Paul Woolfenden has been poached by Express Newspapers to be its new marketing director. He takes charge of the The Express, Express on Sunday and the runt of the litter, the Daily Star, as soon as his former employer, the Telegraph Group, agrees on a starting date.
Woolfenden, currently promotions director at The Telegraph, is the latest candidate hired to tackle the Express group’s fundamental problems. After years of decline, The Express newspaper is looking better than ever, but few people – and least of all new readers – seem to realise it.
In the past year, The Express’ circulation has hovered around 1.2 million. After a high of 1,241,336, last September, following the death of Diana, Princess of Wales, it slipped for three successive months to a low of 1,135,923 in December, but rallied to 1,208,110 in January. Meanwhile, its deadly rival, the Daily Mail, recorded a circulation of 2,147,614 in January 1997 and last month, a year-on-year improvement to 2,275,171.
With such a huge gap between the two titles, sceptics say Woolfenden’s new job can only be about managing decline. One observer claims: “The last chance to rebrand, revamp and compete with the Daily Mail was about a decade ago. The Telegraph and The Times have pushed down into mid-market territory. To try to get The Express’ circulation back to 1.5 million is not very realistic as a long-term objective. But it could aim to stay above the 1 million mark, stabilise and, over time, bring down the age of the readership.”
The idea that The Express will settle for a lower circulation in return for greater profits ties in with the doubts surrounding Lord Hollick’s commitment to the titles. Hollick, chief executive of Express Group’s parent United News & Media, is widely thought to be preparing them for sale. In recent weeks, Hollick has lost two of his top executives – Stephen Grabiner, to British Digital Broadcasting as chief executive, and David Arculus, chief operating officer at United who becomes part-time chairman of the magazine house IPC and non-executive chairman of the Severn Trent water company.
Grabiner’s resignation was covered by the promotion of Express Newspapers commercial director Nicholas Rudd-Jones to managing director, and Andy Jonesco, the group advertising director, to deputy managing director. Jonesco’s skills in negotiating and motivating staff are credited with stabilising ad revenue. One observer says: “In 1990, The Express would do well to get 10,000 for a page. In 1998, it is not getting much more than this. But to get the same rate for a page is bloody good because the circulation has been going down.”
Woolfenden’s task must be to get the composition of the readership moving in the right direction. He is widely credited for his role in bringing down the age of The Telegraph’s readership and improving its circulation, using ideas once considered more suited to the tabloids.
He introduced aggressive promotions such as the recent Ticket Free for All deals, giving readers the chance to win or collect coupons for discounted travel on P&O Ferries to France and on Virgin Trains. The promotions were backed by TV advertising through J Walter Thompson, which Woolfenden also managed.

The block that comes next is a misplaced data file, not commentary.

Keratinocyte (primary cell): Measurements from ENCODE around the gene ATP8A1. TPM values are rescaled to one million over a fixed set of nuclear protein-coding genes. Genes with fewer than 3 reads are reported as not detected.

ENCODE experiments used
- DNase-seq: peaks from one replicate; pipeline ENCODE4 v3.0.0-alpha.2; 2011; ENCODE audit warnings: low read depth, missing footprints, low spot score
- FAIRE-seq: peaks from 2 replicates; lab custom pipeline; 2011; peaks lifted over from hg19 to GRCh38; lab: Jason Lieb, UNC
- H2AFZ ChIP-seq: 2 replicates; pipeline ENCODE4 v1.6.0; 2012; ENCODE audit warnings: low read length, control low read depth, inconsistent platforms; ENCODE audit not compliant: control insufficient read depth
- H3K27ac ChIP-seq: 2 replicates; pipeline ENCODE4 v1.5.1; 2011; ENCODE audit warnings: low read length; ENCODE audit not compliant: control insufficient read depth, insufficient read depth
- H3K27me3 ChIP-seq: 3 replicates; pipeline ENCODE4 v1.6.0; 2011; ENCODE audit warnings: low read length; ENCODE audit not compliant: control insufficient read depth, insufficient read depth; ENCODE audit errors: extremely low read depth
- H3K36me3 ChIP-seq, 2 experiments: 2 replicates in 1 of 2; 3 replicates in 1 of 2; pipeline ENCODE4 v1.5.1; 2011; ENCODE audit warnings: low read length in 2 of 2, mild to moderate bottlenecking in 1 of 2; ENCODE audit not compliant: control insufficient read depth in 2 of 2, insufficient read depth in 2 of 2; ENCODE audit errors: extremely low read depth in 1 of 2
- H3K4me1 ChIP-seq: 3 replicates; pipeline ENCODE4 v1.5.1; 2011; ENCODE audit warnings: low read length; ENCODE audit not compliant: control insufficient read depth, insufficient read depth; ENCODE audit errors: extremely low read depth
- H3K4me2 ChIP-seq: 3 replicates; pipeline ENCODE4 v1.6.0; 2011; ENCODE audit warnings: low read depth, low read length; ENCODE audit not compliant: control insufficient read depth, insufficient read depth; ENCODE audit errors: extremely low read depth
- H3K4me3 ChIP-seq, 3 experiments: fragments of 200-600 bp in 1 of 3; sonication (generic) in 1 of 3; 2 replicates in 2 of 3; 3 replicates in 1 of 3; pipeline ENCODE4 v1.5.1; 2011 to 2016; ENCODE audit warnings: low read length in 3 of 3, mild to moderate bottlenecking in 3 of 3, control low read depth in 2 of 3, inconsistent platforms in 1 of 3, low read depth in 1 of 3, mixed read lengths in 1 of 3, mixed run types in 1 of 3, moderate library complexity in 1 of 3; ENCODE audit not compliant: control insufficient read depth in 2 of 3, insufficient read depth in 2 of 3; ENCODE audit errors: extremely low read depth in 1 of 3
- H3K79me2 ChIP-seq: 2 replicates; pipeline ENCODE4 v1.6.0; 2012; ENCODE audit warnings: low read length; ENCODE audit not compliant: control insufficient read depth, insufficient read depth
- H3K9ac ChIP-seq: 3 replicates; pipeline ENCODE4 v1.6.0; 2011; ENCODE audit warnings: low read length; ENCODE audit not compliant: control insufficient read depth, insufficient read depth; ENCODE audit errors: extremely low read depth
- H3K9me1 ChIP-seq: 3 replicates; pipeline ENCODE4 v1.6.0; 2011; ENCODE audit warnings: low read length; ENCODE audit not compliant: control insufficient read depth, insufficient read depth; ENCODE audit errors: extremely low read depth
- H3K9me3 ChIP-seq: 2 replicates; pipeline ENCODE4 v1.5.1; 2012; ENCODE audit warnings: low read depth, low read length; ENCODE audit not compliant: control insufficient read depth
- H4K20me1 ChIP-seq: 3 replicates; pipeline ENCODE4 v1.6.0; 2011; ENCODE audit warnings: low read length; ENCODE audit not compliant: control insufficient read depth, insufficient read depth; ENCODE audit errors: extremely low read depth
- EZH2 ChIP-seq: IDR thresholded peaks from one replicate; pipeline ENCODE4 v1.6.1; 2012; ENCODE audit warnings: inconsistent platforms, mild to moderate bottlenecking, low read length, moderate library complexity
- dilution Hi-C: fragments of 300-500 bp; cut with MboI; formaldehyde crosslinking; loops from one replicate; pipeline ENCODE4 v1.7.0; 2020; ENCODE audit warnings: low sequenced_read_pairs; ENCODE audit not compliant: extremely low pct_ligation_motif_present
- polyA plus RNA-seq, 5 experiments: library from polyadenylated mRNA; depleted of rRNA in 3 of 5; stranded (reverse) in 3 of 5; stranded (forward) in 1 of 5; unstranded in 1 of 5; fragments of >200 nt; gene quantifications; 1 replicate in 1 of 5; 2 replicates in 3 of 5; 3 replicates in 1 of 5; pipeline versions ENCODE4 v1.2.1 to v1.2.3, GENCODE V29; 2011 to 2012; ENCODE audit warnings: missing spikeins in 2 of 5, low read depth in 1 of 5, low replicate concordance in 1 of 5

But responsibility for editorial product development, brand-building and the new media arm, Electronic Telegraph, resides with marketing director Hugo Drayton. At Express Newspapers Wool-fenden will report to Rudd-Jones and replaces Justin Jameson, who was drafted in just over a year ago from the media, telecoms and information consultancy Spectrum. Jameson is returning to a career in consultancy.
One insider says: “Jameson is quite a cerebral and strategic person. The job was less strategically challenging than he thought.”
By contrast, Woolfenden has years of experience in the fleet-footed tactics of selling newspapers. Before joining The Telegraph at the beginning of 1996, he worked at The Mirror Group and at News International as promotions director for The Times and the Sunday Times.
Interestingly, he was also an account director at Young & Rubicam in the early days of his career, when Tim Lindsay was managing director. Lindsay is now chief executive of Lowe Howard-Spink, which holds The Express’ 3.5m (ACNielsen.Meal) advertising account and must weather the inevitable speculation about an imminent agency review. The 1.2m Daily Star account is with Leo Burnett, despite last year’s speculation that the two titles would be united in one agency.
John Ayling, managing director of John Ayling & Associates, who briefly worked with Woolfenden on The Telegraph media account before it moved to The Media Factor (it moved again in December, to MindShare, uniting the media with JWT’s creative account), says: “He’ll get some short-term uplift with heavily innovative promotions and sampling for the product. There are a lot of lapsed users who don’t realise that the product has changed quite significantly. It’s going to be promotional rather than strategy-led.”
Mike Gorman, media director at Saatchi & Saatchi, says: “The paper looks a million times better than it used to. Woolfenden may just be able to act as the conduit to new readers. The Express is suffering from historical and anecdotal prejudice.”
He points out that the latest Daily Mail promotion, giving readers the chance to collect a commemorative video of Princess Diana, is reputed to have boosted sales dramatically. Woolfenden must convince readers that The Express has changed for the better. But first he must lure them into sampling the paper to allow them to judge for themselves.